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Sunday, April 21, 2024 | Back issues
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Houseboat Death Action Survives Bid to Dismiss

(CN) - A family's houseboat vacation on the idyllic Lake Powell turned nightmarish when carbon monoxide seeped into their rooms as they slept after silently building up on the boat for days, killing one man as he attempted to wake his children and grandchildren and radio for help, according to a federal lawsuit moving forward in Utah.

The Howeth family filed an amended complaint recently against Aramark Sports and Entertainment Services, the houseboat concessionaire at the popular lake in the Utah-Arizona canyonlands.

Robert Howeth rented the houseboat from Aramark at the Wahweap Marina in late June 2008. The party included seven members of the Howeths' extended family, including minor children, according to the complaint.

On the third night of their vacation, the family had docked the boat for the night, when Glenn Howeth, Robert's brother, awoke to find his grandson vomiting.

"Glenn became aware of the danger, woke the family members, and radioed for assistance," the complaint states. "All the members of the Howeth family showed various signs of carbon monoxide poisoning at the time Glenn Howeth attempted to wake them, including but not exclusively, loss of consciousness, vomiting, headaches, and nausea."

Glenn Howeth suffered a fatal heat attack brought on by the carbon monoxide poisoning while radioing for help, according to the complaint.

"All members of the Howeth family were later diagnosed with carbon monoxide poisoning by medical professionals and were life-flighted to the hospital."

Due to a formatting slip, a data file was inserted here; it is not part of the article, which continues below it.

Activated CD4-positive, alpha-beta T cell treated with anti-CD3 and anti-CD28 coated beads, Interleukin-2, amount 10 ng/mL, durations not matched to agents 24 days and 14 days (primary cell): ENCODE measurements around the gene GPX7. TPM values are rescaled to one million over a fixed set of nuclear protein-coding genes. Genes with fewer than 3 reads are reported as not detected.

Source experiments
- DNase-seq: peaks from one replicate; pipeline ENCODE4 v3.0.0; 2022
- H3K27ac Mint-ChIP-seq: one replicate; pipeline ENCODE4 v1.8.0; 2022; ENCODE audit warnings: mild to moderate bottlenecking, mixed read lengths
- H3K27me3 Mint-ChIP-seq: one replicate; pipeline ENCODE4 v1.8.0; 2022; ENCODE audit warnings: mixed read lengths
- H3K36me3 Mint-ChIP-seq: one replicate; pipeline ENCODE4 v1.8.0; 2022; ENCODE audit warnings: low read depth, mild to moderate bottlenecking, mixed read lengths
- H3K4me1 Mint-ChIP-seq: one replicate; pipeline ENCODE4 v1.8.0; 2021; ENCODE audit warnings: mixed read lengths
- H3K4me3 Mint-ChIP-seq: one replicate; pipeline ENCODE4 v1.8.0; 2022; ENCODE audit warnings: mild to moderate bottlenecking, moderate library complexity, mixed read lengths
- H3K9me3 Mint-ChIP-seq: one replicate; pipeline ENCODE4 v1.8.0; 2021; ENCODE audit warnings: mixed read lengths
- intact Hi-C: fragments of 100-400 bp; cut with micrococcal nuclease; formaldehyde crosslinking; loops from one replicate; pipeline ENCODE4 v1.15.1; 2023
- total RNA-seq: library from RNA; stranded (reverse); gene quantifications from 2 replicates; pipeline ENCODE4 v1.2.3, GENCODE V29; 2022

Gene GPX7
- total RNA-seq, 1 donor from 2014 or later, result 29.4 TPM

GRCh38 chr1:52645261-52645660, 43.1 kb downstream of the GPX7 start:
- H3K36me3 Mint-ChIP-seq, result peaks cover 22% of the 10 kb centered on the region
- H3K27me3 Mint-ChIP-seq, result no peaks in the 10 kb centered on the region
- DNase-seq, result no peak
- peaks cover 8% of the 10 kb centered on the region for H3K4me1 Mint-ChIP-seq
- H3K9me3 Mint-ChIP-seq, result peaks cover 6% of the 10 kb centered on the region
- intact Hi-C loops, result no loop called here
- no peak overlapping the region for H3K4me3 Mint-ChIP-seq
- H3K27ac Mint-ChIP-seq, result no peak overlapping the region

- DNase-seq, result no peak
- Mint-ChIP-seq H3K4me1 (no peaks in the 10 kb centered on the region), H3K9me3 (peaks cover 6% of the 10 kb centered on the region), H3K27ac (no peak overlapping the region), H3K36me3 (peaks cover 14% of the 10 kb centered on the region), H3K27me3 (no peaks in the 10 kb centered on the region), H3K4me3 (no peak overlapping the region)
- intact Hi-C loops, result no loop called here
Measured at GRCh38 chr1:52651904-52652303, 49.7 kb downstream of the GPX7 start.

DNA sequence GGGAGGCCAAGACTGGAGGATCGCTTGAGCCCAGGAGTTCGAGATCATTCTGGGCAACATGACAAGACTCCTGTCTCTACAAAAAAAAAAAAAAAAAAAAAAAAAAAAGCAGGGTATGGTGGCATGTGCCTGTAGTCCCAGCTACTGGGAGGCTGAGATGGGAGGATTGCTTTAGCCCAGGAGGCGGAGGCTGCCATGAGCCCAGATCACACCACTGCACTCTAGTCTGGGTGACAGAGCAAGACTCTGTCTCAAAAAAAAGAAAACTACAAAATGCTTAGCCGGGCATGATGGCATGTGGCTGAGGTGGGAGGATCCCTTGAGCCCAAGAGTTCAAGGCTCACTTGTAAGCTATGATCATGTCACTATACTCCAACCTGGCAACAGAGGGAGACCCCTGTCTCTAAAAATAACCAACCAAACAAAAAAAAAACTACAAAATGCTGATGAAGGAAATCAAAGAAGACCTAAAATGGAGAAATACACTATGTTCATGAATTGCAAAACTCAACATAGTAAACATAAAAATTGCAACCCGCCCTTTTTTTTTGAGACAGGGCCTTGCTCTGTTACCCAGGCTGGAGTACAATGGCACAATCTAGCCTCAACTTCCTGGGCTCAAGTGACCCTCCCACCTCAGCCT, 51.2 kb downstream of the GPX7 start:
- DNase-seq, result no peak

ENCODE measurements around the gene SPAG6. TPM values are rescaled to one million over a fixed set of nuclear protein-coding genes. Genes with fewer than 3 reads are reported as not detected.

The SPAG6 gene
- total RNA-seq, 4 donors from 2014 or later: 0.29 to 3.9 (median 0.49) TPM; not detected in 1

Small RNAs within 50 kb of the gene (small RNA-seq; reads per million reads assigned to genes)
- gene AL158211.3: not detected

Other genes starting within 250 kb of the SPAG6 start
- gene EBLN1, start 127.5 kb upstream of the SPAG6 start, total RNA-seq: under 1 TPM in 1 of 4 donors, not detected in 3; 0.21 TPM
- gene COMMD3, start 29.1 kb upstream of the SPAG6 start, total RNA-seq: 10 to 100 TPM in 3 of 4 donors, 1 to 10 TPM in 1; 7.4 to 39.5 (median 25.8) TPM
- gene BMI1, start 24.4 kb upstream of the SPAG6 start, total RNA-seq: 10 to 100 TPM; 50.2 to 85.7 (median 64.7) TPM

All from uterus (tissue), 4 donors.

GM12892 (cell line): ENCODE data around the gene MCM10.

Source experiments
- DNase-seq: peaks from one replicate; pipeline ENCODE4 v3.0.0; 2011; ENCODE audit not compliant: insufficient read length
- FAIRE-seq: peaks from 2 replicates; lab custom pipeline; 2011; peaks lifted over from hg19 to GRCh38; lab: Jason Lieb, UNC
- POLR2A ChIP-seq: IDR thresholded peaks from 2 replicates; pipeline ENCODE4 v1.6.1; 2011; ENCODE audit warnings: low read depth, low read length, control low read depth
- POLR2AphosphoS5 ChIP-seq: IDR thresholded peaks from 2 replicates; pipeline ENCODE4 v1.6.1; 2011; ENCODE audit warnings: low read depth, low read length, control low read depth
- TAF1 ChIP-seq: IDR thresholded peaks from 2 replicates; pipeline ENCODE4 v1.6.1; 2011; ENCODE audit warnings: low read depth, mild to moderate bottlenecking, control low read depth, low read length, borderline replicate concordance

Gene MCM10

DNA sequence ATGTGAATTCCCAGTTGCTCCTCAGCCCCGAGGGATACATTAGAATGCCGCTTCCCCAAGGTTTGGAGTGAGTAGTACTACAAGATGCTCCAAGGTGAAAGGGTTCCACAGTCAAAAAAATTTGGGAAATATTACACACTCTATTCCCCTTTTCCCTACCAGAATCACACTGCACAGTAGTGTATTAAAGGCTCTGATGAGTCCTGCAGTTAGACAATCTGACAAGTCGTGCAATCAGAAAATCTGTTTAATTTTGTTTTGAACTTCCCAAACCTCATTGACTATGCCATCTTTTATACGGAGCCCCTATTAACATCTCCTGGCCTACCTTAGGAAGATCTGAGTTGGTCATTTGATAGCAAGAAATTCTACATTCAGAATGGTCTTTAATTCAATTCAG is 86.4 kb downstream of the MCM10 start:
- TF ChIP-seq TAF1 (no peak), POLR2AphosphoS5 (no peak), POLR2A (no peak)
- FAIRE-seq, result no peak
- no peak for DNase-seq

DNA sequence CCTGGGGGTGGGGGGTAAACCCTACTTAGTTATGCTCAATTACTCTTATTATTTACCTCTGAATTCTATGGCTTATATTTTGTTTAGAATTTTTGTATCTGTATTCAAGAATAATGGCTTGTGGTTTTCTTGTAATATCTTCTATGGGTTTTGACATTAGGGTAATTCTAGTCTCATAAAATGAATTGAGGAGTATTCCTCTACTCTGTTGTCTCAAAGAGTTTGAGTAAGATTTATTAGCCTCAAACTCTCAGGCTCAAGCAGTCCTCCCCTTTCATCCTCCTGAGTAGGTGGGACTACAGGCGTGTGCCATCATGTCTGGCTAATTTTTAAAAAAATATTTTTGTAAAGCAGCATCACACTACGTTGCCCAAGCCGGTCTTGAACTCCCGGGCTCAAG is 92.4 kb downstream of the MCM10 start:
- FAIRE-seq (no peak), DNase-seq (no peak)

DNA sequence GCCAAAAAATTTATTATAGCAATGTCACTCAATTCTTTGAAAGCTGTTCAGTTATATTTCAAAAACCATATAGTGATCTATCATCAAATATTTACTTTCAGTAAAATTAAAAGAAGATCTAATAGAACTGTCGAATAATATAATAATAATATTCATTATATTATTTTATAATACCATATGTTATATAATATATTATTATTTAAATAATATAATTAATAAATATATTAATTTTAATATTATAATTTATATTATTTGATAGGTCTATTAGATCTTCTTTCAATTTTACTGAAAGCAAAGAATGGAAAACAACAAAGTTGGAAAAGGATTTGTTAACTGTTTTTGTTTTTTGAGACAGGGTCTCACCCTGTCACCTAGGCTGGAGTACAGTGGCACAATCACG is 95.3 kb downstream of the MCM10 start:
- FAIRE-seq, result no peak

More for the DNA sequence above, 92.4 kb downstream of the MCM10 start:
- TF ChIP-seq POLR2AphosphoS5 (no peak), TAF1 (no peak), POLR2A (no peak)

The family alleges that Aramark employees failed to instruct them in the proper operation of the carbon monoxide detectors, and that those same detectors "failed to alarm and alert the Howeth family of the presence of toxic and injurious levels of carbon monoxide."

The amended complaint comes after U.S. District Judge Ted Stewart refused to grant Aramark's motion to dismiss the lawsuit on April 13. Earlier, a magistrate judge dismissed Aramark's request for exoneration under the Limitation of Liability Act, finding the boat owner's claim that it had admiralty jurisdiction unconvincing because of the "stationary nature of the vessel" and "its location outside the flow of usual navigable travel."

The family sued Aramark for negligence, and sued manufacturers Twin Anchors Marine, Centek Industries, Marine Technologies and Westerbeke for product liability, failure to warn, and breach of implied and express warranty.

"By 2004, each of the defendants knew or had reason to know that carbon monoxide poisoning from water craft and houseboats was a national problem with more than 700 known poisonings before 2004, including more than one hundred 100 confirmed deaths, many of which occurred at Lake Powell," the complaint states.

The Howeths are represented by Jordan Kendell of Eisenberg & Gilchrist of Salt Lake City. Their initial lawsuit was filed in June 2010.

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